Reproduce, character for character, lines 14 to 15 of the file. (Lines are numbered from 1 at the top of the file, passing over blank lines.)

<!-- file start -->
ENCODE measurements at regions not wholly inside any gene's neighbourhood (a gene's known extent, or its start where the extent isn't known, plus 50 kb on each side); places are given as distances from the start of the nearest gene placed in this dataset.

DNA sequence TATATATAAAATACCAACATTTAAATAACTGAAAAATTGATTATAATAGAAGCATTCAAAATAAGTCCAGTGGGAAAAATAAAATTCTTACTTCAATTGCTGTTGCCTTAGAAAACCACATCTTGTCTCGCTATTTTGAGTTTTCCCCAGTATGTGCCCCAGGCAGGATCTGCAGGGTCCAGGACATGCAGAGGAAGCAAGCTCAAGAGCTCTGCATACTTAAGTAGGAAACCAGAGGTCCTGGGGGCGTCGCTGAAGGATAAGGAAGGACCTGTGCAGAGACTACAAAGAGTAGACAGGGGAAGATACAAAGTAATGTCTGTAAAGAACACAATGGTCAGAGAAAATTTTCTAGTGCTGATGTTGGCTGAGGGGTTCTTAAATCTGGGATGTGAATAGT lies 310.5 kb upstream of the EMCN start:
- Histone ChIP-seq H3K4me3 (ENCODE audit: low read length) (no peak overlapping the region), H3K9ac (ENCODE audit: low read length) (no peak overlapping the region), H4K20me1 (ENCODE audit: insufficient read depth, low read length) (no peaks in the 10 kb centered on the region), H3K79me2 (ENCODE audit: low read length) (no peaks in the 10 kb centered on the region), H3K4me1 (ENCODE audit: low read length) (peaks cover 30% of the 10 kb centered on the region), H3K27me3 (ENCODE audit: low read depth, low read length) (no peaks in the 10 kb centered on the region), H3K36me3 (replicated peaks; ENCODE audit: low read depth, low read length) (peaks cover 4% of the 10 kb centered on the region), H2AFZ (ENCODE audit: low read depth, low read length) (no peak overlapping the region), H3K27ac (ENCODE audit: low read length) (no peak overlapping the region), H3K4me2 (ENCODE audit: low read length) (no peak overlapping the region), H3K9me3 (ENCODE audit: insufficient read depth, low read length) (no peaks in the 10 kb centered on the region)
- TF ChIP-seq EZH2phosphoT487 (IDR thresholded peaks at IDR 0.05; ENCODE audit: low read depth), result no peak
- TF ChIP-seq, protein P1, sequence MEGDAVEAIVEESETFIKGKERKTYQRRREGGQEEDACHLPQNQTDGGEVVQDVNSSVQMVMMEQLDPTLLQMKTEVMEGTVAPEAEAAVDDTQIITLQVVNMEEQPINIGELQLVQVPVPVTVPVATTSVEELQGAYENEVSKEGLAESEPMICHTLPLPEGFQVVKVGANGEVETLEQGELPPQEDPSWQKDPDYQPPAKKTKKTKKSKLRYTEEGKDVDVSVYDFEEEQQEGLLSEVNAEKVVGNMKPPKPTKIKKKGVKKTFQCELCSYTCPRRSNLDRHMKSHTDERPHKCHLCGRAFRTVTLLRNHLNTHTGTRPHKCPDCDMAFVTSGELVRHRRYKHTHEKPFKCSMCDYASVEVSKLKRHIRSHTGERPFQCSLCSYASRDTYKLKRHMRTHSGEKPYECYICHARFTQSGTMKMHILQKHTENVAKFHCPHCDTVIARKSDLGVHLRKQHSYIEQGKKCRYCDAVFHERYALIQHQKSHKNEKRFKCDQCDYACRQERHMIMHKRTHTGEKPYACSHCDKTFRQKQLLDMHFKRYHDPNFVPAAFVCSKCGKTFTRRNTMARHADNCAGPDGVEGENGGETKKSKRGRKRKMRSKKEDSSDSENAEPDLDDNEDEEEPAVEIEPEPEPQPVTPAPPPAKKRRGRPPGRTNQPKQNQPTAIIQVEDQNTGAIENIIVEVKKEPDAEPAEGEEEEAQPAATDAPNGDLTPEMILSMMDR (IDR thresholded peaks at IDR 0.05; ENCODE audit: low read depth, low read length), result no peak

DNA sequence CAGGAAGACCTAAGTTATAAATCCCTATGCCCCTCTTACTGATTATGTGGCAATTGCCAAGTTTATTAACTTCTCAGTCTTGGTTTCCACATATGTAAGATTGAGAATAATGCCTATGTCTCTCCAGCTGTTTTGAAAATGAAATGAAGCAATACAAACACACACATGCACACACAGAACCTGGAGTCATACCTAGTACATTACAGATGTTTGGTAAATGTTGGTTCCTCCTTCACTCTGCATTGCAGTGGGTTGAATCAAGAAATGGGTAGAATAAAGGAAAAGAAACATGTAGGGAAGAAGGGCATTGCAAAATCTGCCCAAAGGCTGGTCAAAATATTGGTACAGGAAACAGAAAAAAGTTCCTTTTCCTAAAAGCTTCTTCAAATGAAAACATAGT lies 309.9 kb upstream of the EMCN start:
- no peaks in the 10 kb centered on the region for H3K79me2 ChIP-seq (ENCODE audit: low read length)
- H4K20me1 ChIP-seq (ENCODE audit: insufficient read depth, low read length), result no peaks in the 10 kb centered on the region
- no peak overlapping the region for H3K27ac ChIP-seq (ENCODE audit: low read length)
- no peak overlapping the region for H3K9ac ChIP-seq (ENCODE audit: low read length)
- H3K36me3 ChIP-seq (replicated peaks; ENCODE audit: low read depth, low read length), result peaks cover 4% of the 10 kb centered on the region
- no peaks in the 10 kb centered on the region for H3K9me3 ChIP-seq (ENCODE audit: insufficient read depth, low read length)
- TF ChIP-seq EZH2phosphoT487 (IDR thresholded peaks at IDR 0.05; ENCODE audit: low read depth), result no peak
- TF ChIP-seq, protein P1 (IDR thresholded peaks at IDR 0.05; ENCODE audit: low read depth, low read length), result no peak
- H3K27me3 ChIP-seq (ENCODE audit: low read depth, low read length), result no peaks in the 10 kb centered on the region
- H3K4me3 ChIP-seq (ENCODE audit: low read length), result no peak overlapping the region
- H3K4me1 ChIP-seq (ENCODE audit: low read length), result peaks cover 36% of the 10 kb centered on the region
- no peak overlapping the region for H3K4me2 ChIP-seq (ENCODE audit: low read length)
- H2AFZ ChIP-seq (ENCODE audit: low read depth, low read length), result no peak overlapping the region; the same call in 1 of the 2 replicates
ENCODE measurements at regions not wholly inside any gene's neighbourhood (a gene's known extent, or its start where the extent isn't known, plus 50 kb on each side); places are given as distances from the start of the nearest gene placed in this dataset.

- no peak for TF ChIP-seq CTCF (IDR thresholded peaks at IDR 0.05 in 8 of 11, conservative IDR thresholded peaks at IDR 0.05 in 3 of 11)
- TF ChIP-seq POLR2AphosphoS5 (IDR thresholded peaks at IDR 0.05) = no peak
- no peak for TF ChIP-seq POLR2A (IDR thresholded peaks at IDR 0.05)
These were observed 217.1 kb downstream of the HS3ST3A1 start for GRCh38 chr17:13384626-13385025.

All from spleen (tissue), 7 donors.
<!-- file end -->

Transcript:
- TF ChIP-seq, protein P1 (IDR thresholded peaks at IDR 0.05; ENCODE audit: low read depth, low read length), result no peak
- H3K27me3 ChIP-seq (ENCODE audit: low read depth, low read length), result no peaks in the 10 kb centered on the region